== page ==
The ship, a decommissioned Spruance class destroyer named the Paul F. Foster, traveled from San Diego to the Naval Surface Warfare Center at Port Hueneme. The Foster has gas-turbine engines very similar to the engines used in current Navy destroyers and cruisers. For this test they used a 50/50 blend of biofuel and standard F-76 oil based fuel. The biofuel came from algae-derived, hydro-processed algal oil from the San Francisco based company, Solazyme.
The test was deemed a total success – with no operational differences found at all. “The biggest success is that this de-commissioned Navy test ship with engines identical to those in commissioned warships operated successfully on an overnight transit with this biofuel without a glitch,” said Mike Wolfe, the ship’s Underway Project Officer. “There were absolutely no changes in operations during this test – the fuel burned just like the fuel we get from the Navy that we’ve been burning for years. You could not tell the difference.”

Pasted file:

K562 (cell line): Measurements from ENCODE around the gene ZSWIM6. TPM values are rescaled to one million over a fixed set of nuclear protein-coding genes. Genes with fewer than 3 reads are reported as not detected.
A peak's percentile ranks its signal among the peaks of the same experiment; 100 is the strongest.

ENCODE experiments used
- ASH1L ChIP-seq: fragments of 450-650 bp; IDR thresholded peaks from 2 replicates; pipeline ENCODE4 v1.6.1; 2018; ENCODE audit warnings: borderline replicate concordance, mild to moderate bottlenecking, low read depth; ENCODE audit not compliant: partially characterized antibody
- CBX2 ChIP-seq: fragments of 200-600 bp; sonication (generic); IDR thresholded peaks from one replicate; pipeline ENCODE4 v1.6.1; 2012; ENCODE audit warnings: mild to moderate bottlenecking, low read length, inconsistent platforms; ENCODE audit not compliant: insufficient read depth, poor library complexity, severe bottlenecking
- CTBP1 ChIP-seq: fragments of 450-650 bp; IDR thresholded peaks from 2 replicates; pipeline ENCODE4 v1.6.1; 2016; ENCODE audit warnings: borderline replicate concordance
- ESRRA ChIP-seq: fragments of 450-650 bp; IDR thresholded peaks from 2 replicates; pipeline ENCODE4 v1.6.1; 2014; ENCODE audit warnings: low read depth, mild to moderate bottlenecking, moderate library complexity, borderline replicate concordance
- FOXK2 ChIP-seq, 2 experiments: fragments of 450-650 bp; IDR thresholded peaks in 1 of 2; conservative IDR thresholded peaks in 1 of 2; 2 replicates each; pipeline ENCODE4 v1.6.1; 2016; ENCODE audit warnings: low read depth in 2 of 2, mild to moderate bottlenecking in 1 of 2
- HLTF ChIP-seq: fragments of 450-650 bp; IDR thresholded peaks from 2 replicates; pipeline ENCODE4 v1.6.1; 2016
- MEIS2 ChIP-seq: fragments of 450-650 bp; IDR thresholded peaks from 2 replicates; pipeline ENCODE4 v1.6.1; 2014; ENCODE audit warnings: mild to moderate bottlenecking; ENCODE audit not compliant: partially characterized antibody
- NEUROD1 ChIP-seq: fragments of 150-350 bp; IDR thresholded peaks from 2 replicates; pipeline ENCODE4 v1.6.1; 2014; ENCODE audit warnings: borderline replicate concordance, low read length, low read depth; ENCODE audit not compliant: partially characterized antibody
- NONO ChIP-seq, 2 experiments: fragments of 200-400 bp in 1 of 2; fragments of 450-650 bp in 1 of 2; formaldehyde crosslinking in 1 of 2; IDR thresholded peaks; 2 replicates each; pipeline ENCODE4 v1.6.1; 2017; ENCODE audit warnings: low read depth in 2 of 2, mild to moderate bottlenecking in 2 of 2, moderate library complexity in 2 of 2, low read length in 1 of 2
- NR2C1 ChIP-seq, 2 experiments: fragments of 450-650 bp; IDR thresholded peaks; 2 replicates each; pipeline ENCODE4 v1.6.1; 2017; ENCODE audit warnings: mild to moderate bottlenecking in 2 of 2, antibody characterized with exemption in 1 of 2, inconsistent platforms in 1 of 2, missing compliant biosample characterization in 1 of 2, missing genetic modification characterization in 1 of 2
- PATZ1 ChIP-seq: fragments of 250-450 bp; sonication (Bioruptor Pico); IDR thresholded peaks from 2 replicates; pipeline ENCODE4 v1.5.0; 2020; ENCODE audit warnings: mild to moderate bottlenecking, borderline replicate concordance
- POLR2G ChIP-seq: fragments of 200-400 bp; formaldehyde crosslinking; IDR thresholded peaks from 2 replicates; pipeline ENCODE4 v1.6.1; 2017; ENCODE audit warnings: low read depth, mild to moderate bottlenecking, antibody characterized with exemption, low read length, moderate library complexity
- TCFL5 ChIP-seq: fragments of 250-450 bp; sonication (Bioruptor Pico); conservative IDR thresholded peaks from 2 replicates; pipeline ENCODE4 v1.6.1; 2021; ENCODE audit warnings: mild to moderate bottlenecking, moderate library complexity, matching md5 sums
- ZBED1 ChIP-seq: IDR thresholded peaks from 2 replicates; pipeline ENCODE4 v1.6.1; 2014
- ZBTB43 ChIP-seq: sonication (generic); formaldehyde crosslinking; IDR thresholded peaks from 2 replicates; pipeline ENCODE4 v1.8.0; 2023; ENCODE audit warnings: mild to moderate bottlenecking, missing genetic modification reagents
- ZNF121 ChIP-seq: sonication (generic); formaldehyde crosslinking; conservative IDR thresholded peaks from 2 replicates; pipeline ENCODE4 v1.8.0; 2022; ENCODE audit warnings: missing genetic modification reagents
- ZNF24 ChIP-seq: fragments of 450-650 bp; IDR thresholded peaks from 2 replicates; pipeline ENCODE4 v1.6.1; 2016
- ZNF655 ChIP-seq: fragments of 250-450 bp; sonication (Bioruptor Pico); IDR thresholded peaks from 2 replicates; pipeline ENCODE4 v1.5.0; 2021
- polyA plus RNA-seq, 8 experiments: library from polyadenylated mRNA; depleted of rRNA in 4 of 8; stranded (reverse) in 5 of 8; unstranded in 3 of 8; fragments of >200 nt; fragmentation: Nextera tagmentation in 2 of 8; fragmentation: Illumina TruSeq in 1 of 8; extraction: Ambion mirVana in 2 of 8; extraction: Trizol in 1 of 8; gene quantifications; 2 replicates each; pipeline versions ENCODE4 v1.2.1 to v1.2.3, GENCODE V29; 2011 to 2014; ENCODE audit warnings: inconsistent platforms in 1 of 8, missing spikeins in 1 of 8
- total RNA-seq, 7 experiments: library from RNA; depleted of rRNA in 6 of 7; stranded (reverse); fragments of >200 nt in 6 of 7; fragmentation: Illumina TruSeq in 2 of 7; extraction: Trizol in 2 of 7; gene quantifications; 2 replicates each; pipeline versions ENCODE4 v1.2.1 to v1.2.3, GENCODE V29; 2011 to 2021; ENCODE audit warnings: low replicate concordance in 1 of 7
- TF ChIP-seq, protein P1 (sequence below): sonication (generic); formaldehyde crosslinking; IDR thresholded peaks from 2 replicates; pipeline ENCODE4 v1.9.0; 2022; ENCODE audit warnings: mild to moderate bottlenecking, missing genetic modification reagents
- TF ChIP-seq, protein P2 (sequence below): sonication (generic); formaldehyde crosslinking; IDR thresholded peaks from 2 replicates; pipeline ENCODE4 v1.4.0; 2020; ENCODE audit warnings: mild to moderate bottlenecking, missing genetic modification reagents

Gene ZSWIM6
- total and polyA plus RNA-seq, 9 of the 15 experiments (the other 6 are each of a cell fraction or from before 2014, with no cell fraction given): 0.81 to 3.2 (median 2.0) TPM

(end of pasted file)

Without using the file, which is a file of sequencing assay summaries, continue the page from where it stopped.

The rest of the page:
Going forward, the Navy wants to continue to test the use of biofuel on other ships. They’ve set a goal of deploying a “Great Green Fleet” by 2016, which would consist of a complete carrier group powered entirely by alternative fuels, and another goal of reaching 50% overall alternative energy use by 2020. While the current cost of biofuel is much higher than the price of traditional fuel, the Navy and the Departments of Energy and Agriculture are all investing millions to help fund biofuel development.
military alternative energy. military renewable energy, navy green fleet